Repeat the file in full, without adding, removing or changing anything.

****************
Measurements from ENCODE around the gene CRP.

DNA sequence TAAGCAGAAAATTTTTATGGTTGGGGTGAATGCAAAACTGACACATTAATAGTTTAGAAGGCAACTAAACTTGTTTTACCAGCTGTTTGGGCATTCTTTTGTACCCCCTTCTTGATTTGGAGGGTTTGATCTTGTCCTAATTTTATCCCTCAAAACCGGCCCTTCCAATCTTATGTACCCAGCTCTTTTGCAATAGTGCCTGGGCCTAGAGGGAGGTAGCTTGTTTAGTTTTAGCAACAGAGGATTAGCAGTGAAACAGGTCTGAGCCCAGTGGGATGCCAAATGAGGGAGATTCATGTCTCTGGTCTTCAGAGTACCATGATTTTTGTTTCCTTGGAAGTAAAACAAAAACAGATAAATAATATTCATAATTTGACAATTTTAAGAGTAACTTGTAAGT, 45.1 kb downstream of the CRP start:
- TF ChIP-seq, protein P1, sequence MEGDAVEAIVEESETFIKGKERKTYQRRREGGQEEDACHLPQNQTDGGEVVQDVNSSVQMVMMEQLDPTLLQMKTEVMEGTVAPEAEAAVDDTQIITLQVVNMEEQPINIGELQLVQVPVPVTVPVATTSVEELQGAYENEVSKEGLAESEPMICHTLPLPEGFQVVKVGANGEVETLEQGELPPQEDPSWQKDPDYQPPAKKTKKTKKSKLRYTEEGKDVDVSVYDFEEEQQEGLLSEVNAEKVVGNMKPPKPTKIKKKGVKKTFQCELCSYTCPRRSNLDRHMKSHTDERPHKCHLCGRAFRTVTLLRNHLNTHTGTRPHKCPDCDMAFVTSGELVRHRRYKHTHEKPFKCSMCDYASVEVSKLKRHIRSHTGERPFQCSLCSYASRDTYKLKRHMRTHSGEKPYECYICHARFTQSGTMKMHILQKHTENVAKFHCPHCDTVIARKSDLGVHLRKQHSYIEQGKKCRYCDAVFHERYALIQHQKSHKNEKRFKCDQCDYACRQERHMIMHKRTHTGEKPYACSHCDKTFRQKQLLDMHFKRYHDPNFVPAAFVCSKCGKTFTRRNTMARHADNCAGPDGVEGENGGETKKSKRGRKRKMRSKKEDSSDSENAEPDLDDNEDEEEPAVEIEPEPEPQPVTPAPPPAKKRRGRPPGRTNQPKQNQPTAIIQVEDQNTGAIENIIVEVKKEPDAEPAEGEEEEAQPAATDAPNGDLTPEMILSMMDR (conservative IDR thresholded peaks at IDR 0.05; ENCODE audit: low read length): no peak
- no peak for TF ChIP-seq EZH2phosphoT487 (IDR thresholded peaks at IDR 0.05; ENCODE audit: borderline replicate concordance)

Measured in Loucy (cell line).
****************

Measurements from ENCODE around the gene CRP.

DNA sequence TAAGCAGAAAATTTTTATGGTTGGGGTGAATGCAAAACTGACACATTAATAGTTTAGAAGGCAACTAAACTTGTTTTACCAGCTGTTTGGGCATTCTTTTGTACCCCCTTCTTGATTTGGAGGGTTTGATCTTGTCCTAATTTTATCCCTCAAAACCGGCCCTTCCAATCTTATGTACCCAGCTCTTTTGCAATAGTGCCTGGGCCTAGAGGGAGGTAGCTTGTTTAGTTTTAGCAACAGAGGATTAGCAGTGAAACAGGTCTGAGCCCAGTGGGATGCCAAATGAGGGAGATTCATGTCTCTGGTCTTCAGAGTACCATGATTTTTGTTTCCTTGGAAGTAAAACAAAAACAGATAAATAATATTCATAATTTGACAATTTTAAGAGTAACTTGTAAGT, 45.1 kb downstream of the CRP start:
- TF ChIP-seq, protein P1, sequence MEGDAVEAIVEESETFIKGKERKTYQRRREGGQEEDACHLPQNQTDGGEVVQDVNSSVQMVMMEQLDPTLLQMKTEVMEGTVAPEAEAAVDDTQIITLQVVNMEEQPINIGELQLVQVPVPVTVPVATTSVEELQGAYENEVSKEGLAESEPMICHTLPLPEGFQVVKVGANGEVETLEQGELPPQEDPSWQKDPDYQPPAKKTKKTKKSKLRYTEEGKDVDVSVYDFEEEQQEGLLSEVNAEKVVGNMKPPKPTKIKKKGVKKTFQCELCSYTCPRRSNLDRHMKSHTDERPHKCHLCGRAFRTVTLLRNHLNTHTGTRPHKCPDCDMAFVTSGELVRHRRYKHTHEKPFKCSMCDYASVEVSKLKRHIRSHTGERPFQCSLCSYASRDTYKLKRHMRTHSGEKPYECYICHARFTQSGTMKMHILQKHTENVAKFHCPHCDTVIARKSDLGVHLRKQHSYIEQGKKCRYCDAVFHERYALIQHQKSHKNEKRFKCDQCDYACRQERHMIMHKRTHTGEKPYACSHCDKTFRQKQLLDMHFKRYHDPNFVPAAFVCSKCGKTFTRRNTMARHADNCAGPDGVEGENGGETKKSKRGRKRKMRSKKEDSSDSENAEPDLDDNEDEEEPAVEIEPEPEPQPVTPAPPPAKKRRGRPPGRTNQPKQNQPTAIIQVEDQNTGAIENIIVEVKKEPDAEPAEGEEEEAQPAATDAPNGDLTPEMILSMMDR (conservative IDR thresholded peaks at IDR 0.05; ENCODE audit: low read length): no peak
- no peak for TF ChIP-seq EZH2phosphoT487 (IDR thresholded peaks at IDR 0.05; ENCODE audit: borderline replicate concordance)

Measured in Loucy (cell line).